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USA vs EU: how the markets compare
USA vs EU: how the markets compare
24 February 2023#WeeklyWatch

USA vs EU: how the markets compare

2023 has opened with a flurry of optimism, numerous positive signs coming from the U.S. and Europe.

A positive performance of 12.5 percent. This is the one put in place between January and the fourth week of February by European financial markets, which leaves no room for doubt: 2023 opened with a breath of optimism for stock exchanges characterized by well-hoped-for performance compared to 2022, a black year for finance that recorded the worst losses in decades on both equities and bonds in the wake of the exceptional concomitance of macroeconomic and geopolitical factors. 

At the moment, however, there continue to be several variables in financial markets that make it difficult to predict exactly what central bank choices will be for the coming months: how will the path of rate hikes that began last year evolve?

Corrado Cominotto, head of Banca Generali's Active Asset Management, draws attention to two factors: on the one hand, the level of inflation, which, after peaking at 9% in the U.S. last June, has fallen steadily in the months to follow to 6.4%. The second factor is unemployment at 3.4%, a level not reached in the U.S. since 1968. In addition to such a strong labor market, we are also seeing "an upward revision in gross domestic product growth," says Cominotto, who adds, "JP Morgan, for example, raised estimates for the U.S. to 1.6%, 1% for Europe and 2.3% globally" driven by Asia's growth expected at +4%.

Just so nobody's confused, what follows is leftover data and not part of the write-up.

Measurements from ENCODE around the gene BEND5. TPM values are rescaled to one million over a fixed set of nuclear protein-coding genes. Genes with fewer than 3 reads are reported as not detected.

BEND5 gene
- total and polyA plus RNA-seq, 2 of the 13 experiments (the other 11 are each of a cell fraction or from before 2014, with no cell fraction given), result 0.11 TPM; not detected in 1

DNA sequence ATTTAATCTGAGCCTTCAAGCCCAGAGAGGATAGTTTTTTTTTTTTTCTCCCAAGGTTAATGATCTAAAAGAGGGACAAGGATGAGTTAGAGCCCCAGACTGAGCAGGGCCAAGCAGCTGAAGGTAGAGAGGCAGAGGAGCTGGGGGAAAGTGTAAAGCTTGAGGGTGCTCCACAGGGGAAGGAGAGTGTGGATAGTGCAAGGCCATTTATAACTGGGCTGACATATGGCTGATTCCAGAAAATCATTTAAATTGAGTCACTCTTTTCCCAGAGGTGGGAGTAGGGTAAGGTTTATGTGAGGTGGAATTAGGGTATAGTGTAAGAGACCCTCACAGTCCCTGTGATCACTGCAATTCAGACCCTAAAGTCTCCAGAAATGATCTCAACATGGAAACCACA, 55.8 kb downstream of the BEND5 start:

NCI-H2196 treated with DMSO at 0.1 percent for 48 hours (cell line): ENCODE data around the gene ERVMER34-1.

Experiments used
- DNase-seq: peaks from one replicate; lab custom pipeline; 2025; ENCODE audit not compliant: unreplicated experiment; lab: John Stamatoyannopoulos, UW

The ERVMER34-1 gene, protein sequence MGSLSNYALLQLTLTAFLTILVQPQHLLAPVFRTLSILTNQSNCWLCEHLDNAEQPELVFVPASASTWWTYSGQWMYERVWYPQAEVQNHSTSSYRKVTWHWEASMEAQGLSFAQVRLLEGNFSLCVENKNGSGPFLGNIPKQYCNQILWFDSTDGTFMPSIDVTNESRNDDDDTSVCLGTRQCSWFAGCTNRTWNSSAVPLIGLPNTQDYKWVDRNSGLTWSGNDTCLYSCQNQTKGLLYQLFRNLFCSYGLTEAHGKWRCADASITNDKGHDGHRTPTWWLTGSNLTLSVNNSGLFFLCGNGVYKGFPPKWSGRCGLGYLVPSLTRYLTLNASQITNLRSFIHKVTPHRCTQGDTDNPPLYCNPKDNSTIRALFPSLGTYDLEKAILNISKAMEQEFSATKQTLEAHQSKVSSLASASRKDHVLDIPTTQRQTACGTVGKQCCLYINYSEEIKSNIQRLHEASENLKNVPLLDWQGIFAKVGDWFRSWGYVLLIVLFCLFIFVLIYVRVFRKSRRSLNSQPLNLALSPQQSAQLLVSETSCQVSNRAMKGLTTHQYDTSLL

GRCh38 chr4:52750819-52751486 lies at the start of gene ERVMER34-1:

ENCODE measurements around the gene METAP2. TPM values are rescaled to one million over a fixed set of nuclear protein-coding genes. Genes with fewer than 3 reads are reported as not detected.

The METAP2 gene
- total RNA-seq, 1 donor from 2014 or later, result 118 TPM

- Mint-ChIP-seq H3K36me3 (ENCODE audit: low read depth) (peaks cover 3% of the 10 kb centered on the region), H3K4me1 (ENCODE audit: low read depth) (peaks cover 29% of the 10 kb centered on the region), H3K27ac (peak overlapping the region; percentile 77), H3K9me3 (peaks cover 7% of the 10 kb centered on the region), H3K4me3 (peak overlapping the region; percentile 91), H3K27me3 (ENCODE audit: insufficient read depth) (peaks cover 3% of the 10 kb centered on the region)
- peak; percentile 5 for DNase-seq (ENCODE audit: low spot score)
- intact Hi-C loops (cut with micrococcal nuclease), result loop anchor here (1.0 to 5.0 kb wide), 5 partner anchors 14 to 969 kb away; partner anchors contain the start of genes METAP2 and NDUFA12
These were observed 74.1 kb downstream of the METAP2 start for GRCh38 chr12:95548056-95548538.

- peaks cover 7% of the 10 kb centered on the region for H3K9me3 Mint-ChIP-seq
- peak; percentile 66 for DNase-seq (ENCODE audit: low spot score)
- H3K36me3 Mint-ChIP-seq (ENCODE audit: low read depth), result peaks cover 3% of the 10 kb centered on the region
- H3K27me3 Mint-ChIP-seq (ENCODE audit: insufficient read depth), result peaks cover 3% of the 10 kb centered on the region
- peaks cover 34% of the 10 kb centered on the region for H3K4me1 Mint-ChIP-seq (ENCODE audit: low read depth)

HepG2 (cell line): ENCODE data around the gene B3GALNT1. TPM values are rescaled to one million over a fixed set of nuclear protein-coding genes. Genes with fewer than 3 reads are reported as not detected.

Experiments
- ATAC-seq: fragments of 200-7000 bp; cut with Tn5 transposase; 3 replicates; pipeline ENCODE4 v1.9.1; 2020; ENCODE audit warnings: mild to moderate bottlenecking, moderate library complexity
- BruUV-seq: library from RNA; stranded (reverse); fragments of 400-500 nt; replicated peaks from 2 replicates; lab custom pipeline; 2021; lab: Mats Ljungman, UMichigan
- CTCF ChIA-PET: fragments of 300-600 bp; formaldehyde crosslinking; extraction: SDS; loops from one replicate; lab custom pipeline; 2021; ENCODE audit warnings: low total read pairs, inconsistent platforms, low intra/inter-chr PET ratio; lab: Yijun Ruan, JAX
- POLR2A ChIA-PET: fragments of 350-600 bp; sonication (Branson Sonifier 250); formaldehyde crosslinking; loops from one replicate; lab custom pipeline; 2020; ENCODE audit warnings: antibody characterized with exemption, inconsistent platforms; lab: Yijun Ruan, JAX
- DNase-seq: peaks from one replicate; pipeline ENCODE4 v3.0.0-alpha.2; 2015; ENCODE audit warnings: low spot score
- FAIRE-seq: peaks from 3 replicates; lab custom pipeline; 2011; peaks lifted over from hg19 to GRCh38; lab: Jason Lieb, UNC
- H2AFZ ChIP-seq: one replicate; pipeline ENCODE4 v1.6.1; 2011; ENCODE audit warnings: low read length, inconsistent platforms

Looking then at inflation trends, the work of central banks seems to have brought concrete results in countering rising prices. Despite such a sudden rise in the cost of money, however, there has been a tightness in the underlying economy that may lead bankers to maintain a restrictive stance for longer than expected.

Corporate profits and financial markets

Cominotto then emphasizes other factors: "At the microeconomic level," he says, "corporate profits are expected to grow moderately by 2023: by 1.5% globally, 1.6% in the U.S. and 0.7% in the Eurozone." Should the trends that have emerged in some indicators be confirmed (such as PMIs that came out above expectations), for Cominotto it is fair to expect these estimates to rise, albeit with marked differences between sector and sector. "By way of example, in the fourth quarter of 2022 earnings show an average rise of 2% in Europe, with energy stocks at +41%, due to the trend in oil prices. as a result of the war In Ukraine," continues the head of Banca Generali's Active Asset Management, pointing out that "in the United States growth is basically unchanged with a peak again in energy at +65%." 

"In this context we are looking with interest at the bond market," adds Cominotto, "particularly on corporate products that are returning to attractive yields for investors." Indeed, the default rate is currently close to 2 percent and is not expected to increase significantly should the current macroeconomic trend be confirmed. "We also look with interest at corporate financials," Cominotto continues, recalling that "banks have solid levels of capitalization (CET 1 Ratio at 14.8 percent and NPL ratio below 2 percent) and are already benefiting in terms of profitability from rising interest rates."  

Regarding the stock market, according to Banca Generali's head of Active Management, current valuations lean toward the Eurozone, which trades at a price-earnings ratio of 12.8 times (with Italy 8.8x) compared to the United States at 18.5x. Should central banks taper their hawkish stance over the coming months, the return of interest in growth stocks that has already been evident in recent months could be confirmed.

Corrado Cominotto, Head of Active Asset Management at Banca Generali Corrado Cominotto, Head of Active Asset Management at Banca Generali
At the microeconomic level, corporate profits are expected to grow moderately by 2023: by 1.5 percent globally, 1.6 percent in the U.S. and 0.7 percent in the Eurozone.